Judd Apatow obviously wants to be taken seriously without abandoning the auteurist traits that got him to this current level of success. What else can explain Apatow’s befuddling new film Funny People? Apatow’s latest is a mosaic of Hollywood inner-circles, contrasting vantage points of struggling comedians and superstar sellouts, allowing just enough overlap between them to construct a traditional redemption tale. Apatow filters both light and dark tones into the proceedings, shooting for the moon but achieving a self-important mix of inadequacy and regret.
The film contains all the trademark Apatow vulgarity, the random coupling of diverse characters, and the deep seeded morality hidden beneath loads of comedic posturing, except without much of the charm of his previous features. Instead, Apatow attempts to inject a seriousness into the proceedings by trying to rekindle Adam Sandler’s dramatic chops, pitting his character George Simmons against the prospect of dying a slow death after living a luxurious, hollow life as a Hollywood icon. And the problem starts at the top, with Sandler’s inability to transcend the material and convince us his character has a soul under the sudden bursts of anger and egomania. Seth Rogen admirably hangs on to Sandler’s shirttails as Ira, a young, slightly dim comedian who turns into Simmons’ good luck punching bag, giving a run down character a complexity the writing doesn’t afford.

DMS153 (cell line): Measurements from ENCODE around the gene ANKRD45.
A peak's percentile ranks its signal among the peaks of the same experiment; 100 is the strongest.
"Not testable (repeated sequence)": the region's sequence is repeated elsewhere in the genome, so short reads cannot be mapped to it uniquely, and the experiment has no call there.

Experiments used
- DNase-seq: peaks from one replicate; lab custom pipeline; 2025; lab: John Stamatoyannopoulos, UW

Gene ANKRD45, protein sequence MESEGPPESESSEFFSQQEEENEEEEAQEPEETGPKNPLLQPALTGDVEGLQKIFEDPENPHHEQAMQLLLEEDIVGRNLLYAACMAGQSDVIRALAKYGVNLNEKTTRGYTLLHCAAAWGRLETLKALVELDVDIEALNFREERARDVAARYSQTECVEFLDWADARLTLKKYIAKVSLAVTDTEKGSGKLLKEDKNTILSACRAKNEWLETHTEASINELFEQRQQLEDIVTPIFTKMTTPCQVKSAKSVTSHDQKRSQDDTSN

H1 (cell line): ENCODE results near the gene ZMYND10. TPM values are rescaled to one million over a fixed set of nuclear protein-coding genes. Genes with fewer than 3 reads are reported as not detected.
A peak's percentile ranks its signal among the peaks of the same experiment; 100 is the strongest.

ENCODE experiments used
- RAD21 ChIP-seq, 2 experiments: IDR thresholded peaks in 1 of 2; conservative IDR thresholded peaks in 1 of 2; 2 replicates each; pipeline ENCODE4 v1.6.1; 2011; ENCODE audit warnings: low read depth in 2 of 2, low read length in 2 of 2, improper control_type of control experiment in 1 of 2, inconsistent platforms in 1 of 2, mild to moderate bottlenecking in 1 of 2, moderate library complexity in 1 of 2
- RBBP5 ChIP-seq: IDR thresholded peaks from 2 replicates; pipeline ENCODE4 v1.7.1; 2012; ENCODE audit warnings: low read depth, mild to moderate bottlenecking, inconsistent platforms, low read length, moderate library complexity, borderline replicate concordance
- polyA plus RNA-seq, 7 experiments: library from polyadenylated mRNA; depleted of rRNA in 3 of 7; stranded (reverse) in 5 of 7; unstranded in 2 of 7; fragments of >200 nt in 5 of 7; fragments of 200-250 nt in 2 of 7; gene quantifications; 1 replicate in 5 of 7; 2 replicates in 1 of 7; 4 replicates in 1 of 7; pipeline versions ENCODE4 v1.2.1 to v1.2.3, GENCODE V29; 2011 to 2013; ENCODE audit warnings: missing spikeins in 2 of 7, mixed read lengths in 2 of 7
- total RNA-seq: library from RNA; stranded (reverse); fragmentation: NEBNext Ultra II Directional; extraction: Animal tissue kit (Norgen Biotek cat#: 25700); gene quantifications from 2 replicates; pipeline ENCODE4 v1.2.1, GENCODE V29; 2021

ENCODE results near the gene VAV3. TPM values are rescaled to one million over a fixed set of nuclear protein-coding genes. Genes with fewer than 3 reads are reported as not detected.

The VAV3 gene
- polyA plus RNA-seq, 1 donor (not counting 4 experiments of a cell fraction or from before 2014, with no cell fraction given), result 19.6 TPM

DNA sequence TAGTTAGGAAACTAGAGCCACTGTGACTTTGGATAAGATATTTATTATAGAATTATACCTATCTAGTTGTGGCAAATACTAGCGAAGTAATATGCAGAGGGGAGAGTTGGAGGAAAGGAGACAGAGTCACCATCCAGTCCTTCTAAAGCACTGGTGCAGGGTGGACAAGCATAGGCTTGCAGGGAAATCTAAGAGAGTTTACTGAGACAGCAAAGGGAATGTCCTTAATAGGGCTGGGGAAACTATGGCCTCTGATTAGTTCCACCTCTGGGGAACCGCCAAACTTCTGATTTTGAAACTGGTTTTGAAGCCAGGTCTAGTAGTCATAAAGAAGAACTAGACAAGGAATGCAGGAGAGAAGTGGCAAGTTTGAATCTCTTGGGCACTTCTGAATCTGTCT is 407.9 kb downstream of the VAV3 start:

Funny People spends copious amounts of time with characters sitting around, shooting and talking shit, seamlessly stealing each other’s jokes as if it were just a part of the routine. So it’s not surprising the film really doesn’t go anywhere, languishing by as Simmons tries to re-woo a long lost girlfriend (Leslie Mann), going to comedy gigs, hoping that life will throw you a fastball down the middle. Success and comedy comes naturally to these characters, and this is in no way an examination of the difficulties toward breaking into the industry. Apatow spends little to no time on the art of Comedy, the process, the experience beyond a few improv sessions, favoring time spent with friends, both faux and real.
It’s an odd epic not without its pleasures (the Eminem cameo and Eric Bana’s small role provide much needed comedic shock), and Apatow’s scope is admirable. But the film is entirely too inert at drama and unfunny in comedy to tow either side of the genre line, making it a strange moment of banal creative expression for a director just finding his rhythm.